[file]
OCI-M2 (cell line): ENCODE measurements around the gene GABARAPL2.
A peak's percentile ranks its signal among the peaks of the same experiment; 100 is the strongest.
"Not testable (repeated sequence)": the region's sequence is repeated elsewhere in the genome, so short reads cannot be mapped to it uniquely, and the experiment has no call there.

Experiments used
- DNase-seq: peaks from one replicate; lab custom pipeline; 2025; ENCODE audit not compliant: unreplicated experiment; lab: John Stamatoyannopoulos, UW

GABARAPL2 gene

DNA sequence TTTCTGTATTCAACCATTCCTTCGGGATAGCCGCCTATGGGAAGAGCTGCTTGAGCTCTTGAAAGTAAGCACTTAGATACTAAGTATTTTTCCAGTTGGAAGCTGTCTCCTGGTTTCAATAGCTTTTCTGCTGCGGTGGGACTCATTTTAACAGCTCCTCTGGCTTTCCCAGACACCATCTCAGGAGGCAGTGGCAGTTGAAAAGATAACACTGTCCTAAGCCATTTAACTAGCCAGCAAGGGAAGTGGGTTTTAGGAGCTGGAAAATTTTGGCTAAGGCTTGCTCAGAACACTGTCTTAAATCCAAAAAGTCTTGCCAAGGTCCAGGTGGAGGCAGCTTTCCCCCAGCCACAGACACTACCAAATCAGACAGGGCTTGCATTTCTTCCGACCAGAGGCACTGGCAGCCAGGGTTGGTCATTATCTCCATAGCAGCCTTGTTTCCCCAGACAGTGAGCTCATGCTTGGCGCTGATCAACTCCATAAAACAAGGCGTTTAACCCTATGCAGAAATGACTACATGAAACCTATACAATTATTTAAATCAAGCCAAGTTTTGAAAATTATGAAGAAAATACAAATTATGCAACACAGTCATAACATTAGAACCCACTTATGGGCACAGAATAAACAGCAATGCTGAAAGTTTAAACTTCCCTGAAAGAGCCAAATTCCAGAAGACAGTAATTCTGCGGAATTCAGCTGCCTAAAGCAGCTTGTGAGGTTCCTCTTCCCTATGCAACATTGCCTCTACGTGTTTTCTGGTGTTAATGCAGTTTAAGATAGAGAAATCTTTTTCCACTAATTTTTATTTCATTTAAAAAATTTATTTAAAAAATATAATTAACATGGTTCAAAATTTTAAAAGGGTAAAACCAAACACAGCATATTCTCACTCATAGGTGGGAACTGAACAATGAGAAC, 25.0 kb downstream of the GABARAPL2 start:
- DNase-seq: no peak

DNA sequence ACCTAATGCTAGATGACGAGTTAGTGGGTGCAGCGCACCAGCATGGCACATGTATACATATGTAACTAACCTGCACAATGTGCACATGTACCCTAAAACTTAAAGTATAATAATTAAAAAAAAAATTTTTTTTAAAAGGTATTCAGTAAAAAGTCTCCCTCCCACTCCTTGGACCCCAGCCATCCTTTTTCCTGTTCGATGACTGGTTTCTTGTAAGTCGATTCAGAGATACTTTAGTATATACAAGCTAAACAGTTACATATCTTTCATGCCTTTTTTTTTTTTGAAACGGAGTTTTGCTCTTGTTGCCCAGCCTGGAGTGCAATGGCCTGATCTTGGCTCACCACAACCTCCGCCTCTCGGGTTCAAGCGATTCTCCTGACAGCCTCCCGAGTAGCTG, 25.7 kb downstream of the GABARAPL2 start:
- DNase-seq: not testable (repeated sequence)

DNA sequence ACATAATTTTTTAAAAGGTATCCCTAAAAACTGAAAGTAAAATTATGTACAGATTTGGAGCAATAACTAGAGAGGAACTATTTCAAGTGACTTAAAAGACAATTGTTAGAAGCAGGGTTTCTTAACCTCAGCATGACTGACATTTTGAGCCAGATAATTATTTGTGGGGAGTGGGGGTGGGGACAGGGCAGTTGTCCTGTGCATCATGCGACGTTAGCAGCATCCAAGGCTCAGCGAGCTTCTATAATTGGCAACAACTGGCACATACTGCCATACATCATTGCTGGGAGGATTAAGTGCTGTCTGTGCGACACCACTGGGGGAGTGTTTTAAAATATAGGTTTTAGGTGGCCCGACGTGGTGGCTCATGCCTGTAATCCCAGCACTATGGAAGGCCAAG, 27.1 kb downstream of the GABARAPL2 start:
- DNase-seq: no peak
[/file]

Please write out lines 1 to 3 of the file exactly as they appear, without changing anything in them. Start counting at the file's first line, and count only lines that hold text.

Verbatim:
OCI-M2 (cell line): ENCODE measurements around the gene GABARAPL2.
A peak's percentile ranks its signal among the peaks of the same experiment; 100 is the strongest.
"Not testable (repeated sequence)": the region's sequence is repeated elsewhere in the genome, so short reads cannot be mapped to it uniquely, and the experiment has no call there.